Use hooves. Don't go dragging deer skin about. I use cattle blood as i can buy that from the supermarket here. I understand thats a no,no The UK though. Source some deer blood. The colour of the dog is not important.

  8. #8
    in my experience, it will not matter what colour your dog/s are
    as you are aiming to track a wounded or dead animal and using a tracking lead i would imagine,
    the Sight ,sound and possibly the scent of both you and the dog getting close to that wounded deer are going to be what the deer is going to be more concerned about than colour , a dead deer won't really care
    as for blood, hooves , skin and a little trail laying and tracking demonstration then if you can drive or hav some one to drive you and pick a sunday morning
    i will gladly help you out , but i am in warwickshire not far from the NEC
    the rest is upto you

  9. #9

    scent and colour


    The colour does not matter when it comes to visibility and though the dog does not need one for comfort, e.g. heat retention reasons, you could always consider a camouflage coat if you find your having problems.

    Interestingly the area where colour can affect the animals ability to track is in the actual detection of scent itself. The pigment colour in the olfactory areas is closely associated with the ability to smell. Most albino humans and animals have a defective ability to smell known as partial anosmia. For many animals anosmia lessens the chance of survival, if you are not high up the food chain then having little or no sense of smell means someone who is will get you . How rare are albino deer?, top predators such as tigers, leopards often have a poor sense of smell. Hence the use of ripe bait, it isnít that the leopard likes rotten meat over fresh its just easier to give him something he can smell.

    Dogs which have an extraordinary ability to process scent (macrosmatic) have a richer dark brown pigment in the olfactory areas and produce a brownish mucous , which is so important to smell processing. Ours (humans) is clear and our olfactory pigment a kind of yellowish pigment.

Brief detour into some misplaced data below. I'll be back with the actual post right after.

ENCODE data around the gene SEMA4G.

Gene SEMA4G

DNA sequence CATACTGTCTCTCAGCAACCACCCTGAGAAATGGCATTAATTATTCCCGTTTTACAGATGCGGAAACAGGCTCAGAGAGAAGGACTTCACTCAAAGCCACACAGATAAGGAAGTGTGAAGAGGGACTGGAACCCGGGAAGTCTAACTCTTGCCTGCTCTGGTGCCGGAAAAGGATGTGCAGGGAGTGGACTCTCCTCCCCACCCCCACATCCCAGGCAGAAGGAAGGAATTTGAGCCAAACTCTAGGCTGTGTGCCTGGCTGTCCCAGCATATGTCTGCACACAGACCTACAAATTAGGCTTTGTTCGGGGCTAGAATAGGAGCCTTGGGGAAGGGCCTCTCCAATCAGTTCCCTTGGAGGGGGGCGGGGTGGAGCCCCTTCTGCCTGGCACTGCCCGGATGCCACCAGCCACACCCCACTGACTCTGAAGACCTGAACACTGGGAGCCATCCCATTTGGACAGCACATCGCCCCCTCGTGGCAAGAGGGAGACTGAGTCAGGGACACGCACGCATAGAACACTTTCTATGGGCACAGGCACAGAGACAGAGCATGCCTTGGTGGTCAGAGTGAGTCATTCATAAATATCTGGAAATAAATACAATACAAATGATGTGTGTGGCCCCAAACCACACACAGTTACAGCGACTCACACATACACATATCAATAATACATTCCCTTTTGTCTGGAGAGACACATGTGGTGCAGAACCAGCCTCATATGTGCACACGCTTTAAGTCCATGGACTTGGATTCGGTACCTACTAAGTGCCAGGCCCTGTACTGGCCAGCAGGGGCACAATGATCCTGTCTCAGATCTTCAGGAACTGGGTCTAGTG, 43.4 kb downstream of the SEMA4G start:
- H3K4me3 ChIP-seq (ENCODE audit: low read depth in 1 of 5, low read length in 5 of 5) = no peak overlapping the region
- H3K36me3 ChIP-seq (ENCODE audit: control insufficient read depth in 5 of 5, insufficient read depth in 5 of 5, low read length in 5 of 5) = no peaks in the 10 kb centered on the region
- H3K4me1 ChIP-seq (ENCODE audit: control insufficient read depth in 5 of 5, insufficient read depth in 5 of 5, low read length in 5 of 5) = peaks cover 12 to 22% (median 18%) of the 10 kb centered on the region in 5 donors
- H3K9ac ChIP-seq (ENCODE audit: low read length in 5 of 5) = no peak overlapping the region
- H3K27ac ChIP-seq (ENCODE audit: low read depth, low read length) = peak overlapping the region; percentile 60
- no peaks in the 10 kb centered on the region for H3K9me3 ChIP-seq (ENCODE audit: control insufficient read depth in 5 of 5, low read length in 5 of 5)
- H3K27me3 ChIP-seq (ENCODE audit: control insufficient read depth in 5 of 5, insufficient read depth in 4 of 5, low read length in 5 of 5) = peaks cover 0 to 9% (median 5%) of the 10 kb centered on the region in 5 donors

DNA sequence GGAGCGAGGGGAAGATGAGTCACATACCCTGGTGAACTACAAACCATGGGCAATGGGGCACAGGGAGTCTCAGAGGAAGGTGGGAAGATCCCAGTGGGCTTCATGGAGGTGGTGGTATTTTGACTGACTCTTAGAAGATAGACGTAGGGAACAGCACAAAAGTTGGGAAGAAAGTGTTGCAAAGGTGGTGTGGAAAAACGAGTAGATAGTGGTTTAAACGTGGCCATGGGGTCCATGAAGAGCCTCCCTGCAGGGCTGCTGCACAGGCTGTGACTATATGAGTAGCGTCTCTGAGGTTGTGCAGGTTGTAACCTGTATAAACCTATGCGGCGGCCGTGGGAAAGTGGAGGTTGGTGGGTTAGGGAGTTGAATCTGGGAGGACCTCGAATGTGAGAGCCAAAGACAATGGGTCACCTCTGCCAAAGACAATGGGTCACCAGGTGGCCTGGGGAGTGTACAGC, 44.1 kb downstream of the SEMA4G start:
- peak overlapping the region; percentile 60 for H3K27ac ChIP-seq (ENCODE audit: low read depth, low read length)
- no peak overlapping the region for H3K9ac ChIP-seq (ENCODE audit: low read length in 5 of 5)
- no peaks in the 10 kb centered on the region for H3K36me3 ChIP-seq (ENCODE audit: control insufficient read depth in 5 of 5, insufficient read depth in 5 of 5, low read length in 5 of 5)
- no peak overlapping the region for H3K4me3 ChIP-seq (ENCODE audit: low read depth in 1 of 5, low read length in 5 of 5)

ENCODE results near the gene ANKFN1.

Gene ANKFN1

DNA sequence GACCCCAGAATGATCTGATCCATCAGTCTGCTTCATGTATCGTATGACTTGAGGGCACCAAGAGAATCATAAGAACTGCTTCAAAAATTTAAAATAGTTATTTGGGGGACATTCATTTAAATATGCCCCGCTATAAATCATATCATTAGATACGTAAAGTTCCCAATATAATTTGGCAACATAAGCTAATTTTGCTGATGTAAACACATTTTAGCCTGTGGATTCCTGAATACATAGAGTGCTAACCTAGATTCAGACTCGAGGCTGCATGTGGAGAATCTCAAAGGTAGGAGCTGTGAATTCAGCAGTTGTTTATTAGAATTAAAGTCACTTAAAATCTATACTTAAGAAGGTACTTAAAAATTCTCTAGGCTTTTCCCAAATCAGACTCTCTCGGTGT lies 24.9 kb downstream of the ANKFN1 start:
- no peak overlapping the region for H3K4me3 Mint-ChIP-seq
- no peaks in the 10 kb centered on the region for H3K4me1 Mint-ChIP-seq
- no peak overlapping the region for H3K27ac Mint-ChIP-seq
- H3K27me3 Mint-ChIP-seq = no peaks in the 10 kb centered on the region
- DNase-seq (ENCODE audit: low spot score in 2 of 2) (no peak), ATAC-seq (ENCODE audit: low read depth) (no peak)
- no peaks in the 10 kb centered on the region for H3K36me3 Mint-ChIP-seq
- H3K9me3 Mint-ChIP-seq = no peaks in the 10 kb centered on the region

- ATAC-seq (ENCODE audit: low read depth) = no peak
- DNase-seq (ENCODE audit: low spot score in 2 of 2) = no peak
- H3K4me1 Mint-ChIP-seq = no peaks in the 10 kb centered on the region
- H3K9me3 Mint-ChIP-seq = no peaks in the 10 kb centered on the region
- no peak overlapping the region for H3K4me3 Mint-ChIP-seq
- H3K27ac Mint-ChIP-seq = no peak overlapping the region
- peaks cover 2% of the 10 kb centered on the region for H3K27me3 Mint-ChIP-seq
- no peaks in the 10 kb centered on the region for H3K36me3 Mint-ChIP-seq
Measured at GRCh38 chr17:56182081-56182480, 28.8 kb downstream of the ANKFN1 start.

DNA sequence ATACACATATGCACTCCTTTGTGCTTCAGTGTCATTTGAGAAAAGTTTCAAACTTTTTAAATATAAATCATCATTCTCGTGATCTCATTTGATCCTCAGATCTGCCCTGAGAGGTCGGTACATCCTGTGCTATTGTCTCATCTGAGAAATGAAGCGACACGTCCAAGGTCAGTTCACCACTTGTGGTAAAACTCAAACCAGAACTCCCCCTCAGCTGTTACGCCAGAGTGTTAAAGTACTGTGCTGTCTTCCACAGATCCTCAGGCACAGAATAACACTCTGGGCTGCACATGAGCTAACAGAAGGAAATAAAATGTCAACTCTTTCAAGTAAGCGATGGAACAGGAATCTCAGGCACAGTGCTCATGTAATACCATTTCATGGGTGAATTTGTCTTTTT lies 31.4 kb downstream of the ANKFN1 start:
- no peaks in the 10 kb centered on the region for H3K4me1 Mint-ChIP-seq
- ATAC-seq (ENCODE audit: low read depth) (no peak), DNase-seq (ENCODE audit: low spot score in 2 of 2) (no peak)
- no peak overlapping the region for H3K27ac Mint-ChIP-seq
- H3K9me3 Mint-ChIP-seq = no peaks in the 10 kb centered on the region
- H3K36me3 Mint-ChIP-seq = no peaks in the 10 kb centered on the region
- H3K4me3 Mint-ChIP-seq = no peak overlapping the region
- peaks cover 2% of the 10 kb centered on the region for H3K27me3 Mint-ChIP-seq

The above is of course a very sound reason for retaining the richness of pigment in working dogs because as stated albino and certain breeds of very light coloured/ white dogs may have partial or almost complete impairment of smell.

    Just out of interest other physical areas which effect a dogs ability to smell are dogs with short noses which are subject to respiratory difficulties and the size of the dog. Very small dogs may not be as proficient as larger dogs because their brain size and olfactory areas are smaller.

    In practical terms this does not mean that most dogs can not be trained to track deer if other factors such as intelligence and motivation present. It just means that like various human talents some will be better at it than others. The key is regular practice which will improve the working ability of your dog and the discriminatory quality of his nose.

  10. #10
    Hi Paintandpins

    I read you post concerning colour and scenting ability with interest, my dog is dark liver, so she should be a cracker. However I have owned an English Pointer and he had a majority white coat. This breed always has a lot of white but also has an outstanding nose; this would seem to contradict your theory with regards to colour and scenting ability.

    Any thoughts

    Best rgds